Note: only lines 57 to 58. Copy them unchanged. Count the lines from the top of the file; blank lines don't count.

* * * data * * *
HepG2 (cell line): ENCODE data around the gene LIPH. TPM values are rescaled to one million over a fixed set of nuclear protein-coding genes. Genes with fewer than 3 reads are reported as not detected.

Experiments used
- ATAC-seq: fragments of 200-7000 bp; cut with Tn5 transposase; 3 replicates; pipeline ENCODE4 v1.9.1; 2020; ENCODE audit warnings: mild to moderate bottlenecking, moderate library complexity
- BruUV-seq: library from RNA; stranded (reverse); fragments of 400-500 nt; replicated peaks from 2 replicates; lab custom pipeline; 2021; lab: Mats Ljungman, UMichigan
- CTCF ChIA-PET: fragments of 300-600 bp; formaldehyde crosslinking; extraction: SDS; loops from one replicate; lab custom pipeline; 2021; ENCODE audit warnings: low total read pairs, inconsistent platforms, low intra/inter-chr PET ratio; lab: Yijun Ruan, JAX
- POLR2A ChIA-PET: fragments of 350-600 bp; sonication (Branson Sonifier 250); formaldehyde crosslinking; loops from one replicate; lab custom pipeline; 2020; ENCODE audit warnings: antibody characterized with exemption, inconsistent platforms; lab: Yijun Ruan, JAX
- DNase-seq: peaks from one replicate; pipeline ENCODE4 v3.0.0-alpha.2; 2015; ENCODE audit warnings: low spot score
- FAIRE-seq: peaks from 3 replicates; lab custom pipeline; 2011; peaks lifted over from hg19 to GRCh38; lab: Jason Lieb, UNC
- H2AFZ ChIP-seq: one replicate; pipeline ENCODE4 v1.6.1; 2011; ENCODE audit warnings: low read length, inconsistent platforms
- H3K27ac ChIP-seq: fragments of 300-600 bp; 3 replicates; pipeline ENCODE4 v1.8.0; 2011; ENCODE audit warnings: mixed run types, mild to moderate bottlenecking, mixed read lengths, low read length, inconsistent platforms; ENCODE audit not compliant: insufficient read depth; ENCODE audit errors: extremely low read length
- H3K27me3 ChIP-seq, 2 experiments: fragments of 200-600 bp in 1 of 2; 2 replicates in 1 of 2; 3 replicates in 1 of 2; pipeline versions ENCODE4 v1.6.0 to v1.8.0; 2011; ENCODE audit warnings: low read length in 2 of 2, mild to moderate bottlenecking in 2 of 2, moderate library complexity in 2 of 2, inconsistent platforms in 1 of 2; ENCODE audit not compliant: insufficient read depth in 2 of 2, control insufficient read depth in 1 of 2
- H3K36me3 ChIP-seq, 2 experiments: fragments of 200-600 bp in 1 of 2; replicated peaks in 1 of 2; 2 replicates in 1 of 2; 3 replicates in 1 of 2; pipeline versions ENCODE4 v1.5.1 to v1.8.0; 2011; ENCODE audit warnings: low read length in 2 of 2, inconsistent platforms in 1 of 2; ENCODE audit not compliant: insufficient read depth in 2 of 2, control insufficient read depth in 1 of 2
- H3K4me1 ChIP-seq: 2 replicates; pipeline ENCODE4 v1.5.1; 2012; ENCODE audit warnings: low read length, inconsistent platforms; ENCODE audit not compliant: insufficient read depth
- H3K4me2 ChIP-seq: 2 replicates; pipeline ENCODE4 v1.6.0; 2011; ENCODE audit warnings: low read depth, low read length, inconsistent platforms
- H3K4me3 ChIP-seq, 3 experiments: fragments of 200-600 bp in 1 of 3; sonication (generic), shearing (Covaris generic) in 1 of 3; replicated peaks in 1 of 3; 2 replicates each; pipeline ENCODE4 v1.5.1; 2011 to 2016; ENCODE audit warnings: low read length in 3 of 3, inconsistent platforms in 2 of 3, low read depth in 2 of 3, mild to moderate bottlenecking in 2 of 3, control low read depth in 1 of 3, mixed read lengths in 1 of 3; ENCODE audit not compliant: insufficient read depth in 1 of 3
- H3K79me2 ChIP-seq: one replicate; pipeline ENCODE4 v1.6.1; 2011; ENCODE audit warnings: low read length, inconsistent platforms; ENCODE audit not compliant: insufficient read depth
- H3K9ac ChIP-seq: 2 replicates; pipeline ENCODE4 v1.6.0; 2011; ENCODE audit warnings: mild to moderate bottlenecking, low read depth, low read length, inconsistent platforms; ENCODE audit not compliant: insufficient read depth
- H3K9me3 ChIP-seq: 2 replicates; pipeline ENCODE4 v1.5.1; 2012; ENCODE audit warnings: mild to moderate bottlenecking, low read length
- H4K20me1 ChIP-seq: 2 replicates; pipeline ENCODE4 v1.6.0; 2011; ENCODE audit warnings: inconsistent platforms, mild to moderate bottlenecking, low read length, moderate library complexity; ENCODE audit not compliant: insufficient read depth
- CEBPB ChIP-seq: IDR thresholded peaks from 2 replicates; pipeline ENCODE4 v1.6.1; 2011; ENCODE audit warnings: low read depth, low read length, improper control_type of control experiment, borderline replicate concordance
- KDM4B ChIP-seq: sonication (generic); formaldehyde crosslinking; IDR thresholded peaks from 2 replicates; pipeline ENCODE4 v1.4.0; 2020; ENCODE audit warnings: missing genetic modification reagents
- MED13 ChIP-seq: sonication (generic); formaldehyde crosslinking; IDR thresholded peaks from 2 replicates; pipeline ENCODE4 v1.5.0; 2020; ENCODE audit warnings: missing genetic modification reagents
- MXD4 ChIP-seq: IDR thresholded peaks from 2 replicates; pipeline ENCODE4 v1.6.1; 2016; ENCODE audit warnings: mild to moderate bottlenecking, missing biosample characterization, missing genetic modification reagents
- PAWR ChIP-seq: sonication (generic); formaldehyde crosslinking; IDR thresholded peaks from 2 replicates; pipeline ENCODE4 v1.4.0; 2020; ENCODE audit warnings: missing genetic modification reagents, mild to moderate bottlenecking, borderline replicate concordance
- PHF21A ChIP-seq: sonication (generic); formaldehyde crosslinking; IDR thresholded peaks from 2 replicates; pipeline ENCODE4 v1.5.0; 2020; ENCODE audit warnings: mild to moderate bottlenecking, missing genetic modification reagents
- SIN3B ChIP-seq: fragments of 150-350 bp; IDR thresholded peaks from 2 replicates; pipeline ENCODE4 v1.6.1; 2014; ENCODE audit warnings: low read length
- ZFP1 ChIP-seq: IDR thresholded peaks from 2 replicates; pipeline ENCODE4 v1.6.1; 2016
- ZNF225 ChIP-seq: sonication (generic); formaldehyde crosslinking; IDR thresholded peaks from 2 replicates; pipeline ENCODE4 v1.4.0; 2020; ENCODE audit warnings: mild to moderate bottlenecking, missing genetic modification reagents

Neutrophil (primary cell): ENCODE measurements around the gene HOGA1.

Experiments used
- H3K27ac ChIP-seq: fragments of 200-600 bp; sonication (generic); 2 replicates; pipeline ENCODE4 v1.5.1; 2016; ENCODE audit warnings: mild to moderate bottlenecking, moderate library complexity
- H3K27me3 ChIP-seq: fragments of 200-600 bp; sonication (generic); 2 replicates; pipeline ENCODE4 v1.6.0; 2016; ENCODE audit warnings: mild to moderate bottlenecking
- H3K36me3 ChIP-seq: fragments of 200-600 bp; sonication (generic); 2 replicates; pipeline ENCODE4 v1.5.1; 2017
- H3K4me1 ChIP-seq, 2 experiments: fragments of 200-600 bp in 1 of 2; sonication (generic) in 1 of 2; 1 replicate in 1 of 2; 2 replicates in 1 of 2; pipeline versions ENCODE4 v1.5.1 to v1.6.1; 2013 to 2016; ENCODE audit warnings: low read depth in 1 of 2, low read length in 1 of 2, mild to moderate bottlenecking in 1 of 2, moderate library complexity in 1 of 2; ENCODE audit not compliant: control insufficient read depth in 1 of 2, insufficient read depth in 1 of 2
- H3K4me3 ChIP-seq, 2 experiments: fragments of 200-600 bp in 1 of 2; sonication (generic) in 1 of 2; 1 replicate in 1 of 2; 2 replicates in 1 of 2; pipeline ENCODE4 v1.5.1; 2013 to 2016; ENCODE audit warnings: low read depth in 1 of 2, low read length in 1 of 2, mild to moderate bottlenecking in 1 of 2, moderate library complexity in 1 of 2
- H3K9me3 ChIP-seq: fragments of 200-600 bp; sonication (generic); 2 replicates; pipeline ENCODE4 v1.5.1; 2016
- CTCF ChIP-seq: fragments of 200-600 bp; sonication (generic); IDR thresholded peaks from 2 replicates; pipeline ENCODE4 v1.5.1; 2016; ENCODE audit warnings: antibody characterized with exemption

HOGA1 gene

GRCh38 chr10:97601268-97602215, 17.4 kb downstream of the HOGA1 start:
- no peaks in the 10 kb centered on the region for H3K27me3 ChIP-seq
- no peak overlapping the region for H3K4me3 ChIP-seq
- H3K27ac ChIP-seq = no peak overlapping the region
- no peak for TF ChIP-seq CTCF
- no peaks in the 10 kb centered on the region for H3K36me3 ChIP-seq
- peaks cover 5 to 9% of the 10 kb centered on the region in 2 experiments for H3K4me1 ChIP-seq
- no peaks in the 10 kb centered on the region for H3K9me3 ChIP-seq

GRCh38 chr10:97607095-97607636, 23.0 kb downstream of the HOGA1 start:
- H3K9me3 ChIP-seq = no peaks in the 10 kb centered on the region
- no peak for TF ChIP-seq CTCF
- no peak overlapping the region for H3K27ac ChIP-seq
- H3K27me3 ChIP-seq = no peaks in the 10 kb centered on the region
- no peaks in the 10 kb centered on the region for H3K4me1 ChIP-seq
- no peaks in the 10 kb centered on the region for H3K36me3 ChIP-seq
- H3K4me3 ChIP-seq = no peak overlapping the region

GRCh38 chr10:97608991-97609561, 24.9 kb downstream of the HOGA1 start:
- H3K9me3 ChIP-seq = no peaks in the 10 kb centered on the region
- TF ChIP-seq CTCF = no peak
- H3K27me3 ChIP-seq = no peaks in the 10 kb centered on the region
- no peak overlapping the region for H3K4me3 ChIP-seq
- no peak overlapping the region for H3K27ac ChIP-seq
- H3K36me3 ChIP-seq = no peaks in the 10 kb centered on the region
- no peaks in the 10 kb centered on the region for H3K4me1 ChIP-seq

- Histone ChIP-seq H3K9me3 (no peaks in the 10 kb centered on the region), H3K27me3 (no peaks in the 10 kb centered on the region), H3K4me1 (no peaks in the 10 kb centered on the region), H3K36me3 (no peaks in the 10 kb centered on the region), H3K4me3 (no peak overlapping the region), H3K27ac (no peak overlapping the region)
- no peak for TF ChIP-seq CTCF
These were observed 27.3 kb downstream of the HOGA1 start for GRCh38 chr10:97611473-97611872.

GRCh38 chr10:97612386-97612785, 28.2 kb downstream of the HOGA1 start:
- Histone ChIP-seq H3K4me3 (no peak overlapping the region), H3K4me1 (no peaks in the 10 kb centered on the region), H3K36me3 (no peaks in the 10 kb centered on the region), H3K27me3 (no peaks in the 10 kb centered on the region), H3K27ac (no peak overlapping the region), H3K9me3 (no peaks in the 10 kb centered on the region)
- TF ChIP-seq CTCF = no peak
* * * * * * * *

- TF ChIP-seq CTCF = no peak
- H3K27me3 ChIP-seq = no peaks in the 10 kb centered on the region